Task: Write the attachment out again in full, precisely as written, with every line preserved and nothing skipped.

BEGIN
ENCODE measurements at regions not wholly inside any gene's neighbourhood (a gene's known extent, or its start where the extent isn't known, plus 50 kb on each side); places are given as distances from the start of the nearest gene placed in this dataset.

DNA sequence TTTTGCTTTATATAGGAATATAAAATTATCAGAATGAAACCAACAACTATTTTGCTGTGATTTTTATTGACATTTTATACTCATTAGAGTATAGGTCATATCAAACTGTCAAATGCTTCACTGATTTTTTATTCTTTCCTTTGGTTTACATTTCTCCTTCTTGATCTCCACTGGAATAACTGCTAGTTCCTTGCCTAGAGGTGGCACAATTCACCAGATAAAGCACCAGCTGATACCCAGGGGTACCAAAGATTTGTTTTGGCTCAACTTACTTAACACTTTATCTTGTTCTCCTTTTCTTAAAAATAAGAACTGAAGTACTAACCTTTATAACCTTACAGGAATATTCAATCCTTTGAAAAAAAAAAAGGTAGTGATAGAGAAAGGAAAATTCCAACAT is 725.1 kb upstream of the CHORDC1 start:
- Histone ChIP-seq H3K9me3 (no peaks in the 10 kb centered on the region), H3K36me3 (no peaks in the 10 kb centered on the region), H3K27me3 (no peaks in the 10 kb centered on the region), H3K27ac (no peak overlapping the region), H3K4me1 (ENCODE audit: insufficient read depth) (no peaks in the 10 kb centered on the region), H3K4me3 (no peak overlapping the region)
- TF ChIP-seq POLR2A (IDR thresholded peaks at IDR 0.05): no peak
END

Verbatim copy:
ENCODE measurements at regions not wholly inside any gene's neighbourhood (a gene's known extent, or its start where the extent isn't known, plus 50 kb on each side); places are given as distances from the start of the nearest gene placed in this dataset.

DNA sequence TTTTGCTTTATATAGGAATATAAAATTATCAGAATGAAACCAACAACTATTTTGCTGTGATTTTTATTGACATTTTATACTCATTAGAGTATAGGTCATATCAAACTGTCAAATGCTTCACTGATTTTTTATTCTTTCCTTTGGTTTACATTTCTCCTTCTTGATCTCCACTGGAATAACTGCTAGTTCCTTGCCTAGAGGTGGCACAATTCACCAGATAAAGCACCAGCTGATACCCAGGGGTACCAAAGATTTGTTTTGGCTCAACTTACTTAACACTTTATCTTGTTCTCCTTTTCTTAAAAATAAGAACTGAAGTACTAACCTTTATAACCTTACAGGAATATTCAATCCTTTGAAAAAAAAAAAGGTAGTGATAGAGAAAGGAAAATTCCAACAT is 725.1 kb upstream of the CHORDC1 start:
- Histone ChIP-seq H3K9me3 (no peaks in the 10 kb centered on the region), H3K36me3 (no peaks in the 10 kb centered on the region), H3K27me3 (no peaks in the 10 kb centered on the region), H3K27ac (no peak overlapping the region), H3K4me1 (ENCODE audit: insufficient read depth) (no peaks in the 10 kb centered on the region), H3K4me3 (no peak overlapping the region)
- TF ChIP-seq POLR2A (IDR thresholded peaks at IDR 0.05): no peak